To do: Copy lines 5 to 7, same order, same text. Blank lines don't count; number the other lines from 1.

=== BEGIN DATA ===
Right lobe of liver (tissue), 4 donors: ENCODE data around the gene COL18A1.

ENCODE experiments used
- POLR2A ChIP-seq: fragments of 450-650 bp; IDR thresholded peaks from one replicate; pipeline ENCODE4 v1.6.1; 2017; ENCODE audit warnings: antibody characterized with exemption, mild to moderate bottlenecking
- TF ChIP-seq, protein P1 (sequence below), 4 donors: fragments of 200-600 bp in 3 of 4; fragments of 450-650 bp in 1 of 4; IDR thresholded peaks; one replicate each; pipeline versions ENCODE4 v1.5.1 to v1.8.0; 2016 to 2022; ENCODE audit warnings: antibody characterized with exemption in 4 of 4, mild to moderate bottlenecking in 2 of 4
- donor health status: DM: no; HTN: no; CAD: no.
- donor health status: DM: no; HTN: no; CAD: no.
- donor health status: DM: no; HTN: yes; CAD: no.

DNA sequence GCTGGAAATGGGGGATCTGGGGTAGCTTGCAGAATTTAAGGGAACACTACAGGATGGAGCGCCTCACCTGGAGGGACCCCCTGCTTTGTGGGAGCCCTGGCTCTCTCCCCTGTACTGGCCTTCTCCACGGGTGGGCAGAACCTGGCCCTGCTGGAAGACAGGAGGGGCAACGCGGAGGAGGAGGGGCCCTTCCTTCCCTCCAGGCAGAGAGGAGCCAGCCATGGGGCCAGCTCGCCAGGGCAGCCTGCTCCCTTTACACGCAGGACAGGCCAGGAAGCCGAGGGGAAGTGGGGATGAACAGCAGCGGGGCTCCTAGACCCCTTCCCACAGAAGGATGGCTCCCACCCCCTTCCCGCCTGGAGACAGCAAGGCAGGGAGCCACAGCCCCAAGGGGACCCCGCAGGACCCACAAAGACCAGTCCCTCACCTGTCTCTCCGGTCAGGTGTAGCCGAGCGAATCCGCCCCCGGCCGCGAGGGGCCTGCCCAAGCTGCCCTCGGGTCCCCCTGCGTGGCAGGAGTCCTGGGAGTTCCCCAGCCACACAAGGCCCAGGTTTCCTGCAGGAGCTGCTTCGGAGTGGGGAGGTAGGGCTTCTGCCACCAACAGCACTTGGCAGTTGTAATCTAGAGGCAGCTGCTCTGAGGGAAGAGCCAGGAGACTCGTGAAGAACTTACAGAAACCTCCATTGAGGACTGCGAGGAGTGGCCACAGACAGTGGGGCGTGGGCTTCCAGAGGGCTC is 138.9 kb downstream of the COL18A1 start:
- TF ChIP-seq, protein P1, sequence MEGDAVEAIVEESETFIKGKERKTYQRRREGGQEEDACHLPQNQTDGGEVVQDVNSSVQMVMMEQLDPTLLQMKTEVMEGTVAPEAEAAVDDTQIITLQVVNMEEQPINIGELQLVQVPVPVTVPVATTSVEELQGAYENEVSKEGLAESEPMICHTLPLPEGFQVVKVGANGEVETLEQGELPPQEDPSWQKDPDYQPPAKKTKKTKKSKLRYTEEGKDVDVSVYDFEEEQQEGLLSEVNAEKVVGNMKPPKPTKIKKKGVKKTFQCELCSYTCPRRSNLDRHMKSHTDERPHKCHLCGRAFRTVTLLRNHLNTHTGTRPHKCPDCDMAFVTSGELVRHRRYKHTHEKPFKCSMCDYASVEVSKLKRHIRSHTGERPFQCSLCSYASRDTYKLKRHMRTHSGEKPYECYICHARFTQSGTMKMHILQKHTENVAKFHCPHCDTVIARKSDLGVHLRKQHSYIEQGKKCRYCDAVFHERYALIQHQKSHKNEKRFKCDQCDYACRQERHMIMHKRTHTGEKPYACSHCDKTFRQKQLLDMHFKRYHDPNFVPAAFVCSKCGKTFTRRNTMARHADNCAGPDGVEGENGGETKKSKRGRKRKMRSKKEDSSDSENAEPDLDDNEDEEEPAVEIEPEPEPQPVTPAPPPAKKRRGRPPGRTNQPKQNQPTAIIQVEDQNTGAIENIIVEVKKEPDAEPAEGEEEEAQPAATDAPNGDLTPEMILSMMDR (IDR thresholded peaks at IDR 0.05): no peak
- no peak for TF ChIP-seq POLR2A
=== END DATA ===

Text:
- donor health status: DM: no; HTN: no; CAD: no.
- donor health status: DM: no; HTN: no; CAD: no.
- donor health status: DM: no; HTN: yes; CAD: no.